Reel to reel tape

Magnetic recording tape was developed in Germany in the 1930's. Open reel was in general use till late 80's. Paper was first used as a tape base material. It was fragile and broke easily. Later on, PVC has been the standard material. The magnetic layer is usually iron oxide.

There are several reel sizes from three inches (7,5 cm) to ten inches (25 cm). The reels are plastic or aluminium. There are also several different center holes and hubs. The photo shows an Ampex 5" reel with a Cine hub. Larger reels also had a larger NAB hub.

The most common tape in home use was the Long Play (LP) tape. Studio tape was thicker. Thick tape doesn't stretch or get wrinkled  as easily as a thin tape. The studio tape has less print-trough between the tape layers. A thick active layer also allows a large dynamic range.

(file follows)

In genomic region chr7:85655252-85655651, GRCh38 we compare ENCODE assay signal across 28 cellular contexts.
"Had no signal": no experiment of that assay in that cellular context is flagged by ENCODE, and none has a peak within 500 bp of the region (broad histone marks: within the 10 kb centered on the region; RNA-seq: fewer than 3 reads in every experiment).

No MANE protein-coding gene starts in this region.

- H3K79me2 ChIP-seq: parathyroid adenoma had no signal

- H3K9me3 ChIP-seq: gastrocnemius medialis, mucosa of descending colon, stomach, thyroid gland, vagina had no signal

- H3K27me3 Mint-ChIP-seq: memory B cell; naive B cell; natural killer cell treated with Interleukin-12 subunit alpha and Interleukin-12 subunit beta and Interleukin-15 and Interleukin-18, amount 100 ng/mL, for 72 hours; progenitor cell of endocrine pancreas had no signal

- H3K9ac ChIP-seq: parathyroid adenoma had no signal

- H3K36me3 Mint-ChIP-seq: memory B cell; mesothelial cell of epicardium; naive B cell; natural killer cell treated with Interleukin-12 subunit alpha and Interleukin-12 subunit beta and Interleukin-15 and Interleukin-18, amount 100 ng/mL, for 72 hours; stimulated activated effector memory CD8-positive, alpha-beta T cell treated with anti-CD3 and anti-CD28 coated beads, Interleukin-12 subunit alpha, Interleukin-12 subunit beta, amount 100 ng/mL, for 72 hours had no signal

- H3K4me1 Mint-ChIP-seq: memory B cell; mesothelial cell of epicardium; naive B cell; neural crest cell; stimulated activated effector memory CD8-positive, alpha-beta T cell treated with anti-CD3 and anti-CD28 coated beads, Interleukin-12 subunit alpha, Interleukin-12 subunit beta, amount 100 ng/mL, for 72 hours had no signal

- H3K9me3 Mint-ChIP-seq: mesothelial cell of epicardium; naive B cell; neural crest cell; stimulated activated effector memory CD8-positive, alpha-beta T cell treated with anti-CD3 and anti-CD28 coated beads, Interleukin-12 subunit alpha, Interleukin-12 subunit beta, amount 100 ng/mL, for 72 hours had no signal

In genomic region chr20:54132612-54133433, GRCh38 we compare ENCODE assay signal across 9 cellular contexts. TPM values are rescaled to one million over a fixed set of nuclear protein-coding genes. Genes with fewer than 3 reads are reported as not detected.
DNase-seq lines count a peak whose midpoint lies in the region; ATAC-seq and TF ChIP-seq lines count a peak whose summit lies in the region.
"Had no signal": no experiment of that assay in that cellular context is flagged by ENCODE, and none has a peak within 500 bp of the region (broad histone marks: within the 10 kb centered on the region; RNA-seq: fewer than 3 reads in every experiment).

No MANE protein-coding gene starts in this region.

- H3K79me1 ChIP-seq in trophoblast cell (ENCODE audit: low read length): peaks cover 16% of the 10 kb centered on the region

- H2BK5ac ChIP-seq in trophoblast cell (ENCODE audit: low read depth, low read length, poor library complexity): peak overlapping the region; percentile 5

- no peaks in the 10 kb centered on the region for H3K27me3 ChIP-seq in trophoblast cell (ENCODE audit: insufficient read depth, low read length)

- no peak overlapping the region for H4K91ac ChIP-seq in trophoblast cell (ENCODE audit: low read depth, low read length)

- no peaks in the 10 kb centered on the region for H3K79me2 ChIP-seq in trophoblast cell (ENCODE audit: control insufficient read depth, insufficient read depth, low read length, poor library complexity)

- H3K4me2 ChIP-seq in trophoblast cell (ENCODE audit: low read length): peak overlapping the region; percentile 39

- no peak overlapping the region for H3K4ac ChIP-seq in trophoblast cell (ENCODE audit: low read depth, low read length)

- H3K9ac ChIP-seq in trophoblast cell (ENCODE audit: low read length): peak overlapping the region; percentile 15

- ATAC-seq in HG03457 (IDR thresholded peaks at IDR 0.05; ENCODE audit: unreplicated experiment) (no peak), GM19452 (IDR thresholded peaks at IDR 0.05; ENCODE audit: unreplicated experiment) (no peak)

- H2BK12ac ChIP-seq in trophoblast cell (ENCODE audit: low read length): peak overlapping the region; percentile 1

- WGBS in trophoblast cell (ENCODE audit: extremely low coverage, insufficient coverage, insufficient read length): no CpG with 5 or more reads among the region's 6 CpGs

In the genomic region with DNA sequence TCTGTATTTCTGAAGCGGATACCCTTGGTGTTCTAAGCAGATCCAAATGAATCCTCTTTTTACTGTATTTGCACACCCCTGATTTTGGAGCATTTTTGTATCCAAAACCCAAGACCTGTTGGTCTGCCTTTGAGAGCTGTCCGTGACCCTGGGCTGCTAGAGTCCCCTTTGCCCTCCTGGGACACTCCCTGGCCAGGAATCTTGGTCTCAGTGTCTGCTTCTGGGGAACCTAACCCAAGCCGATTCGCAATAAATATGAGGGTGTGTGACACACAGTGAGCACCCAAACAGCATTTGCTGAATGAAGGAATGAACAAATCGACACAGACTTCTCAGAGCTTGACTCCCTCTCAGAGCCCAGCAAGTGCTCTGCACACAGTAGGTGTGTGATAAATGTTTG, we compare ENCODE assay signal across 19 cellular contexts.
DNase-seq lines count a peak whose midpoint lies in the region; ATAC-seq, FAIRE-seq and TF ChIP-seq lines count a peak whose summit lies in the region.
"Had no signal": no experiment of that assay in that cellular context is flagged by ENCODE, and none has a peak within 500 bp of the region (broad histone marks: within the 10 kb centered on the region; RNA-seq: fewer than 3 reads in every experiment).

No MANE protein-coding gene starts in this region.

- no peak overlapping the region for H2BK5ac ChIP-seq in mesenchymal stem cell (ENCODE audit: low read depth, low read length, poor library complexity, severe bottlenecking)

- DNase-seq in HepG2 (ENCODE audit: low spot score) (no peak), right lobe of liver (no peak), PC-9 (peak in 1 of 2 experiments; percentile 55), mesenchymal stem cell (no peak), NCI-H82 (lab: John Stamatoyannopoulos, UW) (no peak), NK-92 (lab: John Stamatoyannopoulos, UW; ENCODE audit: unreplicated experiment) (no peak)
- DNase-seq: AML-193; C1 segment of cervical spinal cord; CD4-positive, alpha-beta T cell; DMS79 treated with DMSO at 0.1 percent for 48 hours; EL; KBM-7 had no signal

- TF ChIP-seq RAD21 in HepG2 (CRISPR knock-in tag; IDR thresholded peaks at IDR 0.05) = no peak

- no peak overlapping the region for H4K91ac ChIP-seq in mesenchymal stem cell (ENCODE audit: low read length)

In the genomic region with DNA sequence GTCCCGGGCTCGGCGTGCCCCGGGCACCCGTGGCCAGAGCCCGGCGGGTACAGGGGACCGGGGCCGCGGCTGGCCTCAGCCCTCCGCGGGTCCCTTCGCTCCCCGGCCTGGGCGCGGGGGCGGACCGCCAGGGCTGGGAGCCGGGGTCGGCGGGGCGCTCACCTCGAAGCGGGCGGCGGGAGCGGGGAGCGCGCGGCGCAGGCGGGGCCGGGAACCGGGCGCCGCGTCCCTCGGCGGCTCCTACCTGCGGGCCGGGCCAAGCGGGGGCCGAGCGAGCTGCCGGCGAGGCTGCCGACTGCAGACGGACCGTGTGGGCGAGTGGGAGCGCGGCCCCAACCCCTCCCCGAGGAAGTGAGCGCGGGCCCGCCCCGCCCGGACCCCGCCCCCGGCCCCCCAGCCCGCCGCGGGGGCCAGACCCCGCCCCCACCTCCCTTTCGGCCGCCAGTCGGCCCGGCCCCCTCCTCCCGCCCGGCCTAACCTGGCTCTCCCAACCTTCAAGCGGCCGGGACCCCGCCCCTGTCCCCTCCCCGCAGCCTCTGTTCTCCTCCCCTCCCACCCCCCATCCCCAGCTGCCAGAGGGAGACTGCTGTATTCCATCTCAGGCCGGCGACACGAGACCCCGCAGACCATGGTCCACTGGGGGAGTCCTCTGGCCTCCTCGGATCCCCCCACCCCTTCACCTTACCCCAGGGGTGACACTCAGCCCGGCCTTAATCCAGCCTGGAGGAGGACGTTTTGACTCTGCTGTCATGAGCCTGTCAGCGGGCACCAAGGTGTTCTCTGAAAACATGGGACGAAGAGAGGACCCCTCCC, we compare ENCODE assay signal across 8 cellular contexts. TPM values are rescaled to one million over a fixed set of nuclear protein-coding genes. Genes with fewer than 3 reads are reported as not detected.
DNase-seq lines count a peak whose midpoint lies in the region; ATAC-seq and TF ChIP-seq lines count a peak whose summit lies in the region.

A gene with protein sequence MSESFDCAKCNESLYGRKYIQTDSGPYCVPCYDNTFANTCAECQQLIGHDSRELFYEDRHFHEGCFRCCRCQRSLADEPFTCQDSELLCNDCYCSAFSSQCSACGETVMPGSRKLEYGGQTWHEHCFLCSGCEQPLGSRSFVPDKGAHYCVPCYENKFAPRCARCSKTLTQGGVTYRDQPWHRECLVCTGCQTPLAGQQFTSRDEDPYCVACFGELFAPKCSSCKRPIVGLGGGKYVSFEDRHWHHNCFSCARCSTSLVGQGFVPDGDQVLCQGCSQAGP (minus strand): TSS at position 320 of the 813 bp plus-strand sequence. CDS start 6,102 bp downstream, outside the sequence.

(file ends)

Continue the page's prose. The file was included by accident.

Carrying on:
The usual tape speeds in domestic recorders were 4,76 cm/s and 9,53 cm/s (3,75 ips). Some had 19,05 cm/s (7,5 ips) and even 38,1 cm/s (15 ips). A very slow 2,38 cm/s was good enough for dictation. Some studio tape recorders had as fast as 76,2 cm/s (30 ips) speed. High speed consumed a lot of tape and the duration was short, but the reproduction of high frequencies is the better the higher the speed.

The reel-to-reel tape has a very good sound quality. With noise reduction it is hi-fi class. Handling reels and threading the tape isn't as easy as using Compact Cassettes.